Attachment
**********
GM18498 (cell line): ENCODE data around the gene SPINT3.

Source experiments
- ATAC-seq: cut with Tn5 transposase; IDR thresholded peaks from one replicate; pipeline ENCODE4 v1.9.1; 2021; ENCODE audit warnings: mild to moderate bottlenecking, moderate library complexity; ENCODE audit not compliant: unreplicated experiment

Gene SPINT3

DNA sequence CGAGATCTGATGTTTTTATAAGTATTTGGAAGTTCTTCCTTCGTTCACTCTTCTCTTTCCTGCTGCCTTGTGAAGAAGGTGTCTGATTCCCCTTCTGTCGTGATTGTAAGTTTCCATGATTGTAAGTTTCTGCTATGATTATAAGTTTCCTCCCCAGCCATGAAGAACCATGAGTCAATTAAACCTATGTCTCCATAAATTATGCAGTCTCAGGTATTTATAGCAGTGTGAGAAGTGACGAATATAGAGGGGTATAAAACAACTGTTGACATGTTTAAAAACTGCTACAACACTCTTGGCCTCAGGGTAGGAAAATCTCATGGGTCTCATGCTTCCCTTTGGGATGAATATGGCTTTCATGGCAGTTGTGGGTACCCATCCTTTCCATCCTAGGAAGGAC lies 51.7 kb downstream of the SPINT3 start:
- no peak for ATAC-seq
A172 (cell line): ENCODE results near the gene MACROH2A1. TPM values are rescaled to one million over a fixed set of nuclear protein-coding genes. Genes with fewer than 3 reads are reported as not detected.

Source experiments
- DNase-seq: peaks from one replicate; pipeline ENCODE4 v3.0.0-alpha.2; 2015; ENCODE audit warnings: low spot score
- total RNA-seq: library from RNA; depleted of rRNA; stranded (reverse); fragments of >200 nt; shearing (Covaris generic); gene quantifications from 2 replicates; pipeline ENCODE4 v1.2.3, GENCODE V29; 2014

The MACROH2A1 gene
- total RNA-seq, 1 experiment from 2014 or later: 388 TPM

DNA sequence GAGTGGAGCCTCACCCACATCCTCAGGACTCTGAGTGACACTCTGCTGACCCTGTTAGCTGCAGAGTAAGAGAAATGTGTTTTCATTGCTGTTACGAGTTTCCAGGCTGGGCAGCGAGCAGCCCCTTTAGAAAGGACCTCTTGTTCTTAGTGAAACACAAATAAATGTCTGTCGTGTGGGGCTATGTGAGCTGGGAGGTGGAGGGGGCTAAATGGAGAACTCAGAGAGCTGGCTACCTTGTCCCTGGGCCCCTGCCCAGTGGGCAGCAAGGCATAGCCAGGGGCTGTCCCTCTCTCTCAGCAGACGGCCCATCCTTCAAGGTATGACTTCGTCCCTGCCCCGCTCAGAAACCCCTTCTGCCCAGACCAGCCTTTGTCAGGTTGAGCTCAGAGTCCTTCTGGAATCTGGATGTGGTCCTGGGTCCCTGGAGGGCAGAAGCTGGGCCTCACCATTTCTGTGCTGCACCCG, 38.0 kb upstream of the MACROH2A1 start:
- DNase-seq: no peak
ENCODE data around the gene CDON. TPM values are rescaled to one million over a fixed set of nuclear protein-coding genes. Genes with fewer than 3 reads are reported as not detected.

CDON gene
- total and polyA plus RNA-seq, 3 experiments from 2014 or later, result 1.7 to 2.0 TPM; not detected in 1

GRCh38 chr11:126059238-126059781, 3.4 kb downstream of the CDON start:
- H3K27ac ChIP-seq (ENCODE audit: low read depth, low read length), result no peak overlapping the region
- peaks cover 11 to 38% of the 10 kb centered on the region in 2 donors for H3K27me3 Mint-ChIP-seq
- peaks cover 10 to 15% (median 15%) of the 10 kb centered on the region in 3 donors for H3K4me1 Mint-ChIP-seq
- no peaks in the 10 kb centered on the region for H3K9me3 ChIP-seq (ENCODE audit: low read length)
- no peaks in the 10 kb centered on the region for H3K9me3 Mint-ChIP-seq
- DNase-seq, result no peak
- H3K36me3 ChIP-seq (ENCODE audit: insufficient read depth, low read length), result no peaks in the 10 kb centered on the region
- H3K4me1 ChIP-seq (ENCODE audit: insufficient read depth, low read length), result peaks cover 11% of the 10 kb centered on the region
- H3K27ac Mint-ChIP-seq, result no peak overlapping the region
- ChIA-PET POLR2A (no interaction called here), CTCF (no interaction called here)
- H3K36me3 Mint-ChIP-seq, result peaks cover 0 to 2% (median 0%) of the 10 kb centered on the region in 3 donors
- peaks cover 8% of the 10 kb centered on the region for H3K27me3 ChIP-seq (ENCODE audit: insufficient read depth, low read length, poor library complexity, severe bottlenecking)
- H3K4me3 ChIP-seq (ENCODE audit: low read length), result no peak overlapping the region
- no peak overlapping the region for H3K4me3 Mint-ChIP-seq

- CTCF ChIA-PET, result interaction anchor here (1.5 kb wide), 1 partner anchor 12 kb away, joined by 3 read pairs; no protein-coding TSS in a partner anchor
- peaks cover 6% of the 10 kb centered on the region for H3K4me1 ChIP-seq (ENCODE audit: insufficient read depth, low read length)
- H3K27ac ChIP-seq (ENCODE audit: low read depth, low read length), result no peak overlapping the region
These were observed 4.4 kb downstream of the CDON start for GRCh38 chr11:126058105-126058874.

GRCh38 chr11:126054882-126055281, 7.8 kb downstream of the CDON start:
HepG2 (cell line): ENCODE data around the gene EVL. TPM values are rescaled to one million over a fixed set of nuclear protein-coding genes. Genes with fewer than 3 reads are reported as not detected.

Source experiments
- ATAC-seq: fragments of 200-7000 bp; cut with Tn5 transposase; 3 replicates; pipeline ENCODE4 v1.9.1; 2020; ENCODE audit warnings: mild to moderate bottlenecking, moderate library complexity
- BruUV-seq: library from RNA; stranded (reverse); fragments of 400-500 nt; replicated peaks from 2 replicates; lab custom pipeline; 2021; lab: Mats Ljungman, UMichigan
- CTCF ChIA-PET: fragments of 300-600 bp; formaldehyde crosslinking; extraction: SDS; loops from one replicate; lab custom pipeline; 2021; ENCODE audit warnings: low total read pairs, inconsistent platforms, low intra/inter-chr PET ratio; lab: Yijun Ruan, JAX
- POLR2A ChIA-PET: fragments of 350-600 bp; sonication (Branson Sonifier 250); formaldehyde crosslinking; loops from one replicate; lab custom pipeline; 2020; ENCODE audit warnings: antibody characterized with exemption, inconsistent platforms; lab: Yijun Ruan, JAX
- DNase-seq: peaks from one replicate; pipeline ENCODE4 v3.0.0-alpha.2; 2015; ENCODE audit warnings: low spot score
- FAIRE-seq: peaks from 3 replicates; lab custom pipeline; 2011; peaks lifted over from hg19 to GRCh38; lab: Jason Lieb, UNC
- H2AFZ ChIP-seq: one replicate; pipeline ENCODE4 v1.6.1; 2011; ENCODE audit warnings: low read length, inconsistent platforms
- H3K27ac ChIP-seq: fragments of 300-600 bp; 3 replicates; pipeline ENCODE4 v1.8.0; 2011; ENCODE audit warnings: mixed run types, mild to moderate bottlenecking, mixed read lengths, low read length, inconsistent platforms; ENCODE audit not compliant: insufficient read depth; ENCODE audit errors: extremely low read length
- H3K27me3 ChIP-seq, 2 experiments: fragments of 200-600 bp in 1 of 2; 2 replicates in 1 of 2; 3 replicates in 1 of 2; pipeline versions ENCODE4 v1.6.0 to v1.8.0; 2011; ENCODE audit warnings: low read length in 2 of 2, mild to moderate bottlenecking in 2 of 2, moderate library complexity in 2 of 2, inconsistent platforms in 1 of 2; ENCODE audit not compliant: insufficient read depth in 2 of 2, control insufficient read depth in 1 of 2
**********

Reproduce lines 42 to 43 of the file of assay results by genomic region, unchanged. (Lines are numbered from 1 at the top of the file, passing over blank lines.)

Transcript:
- CTCF ChIA-PET: fragments of 300-600 bp; formaldehyde crosslinking; extraction: SDS; loops from one replicate; lab custom pipeline; 2021; ENCODE audit warnings: low total read pairs, inconsistent platforms, low intra/inter-chr PET ratio; lab: Yijun Ruan, JAX
- POLR2A ChIA-PET: fragments of 350-600 bp; sonication (Branson Sonifier 250); formaldehyde crosslinking; loops from one replicate; lab custom pipeline; 2020; ENCODE audit warnings: antibody characterized with exemption, inconsistent platforms; lab: Yijun Ruan, JAX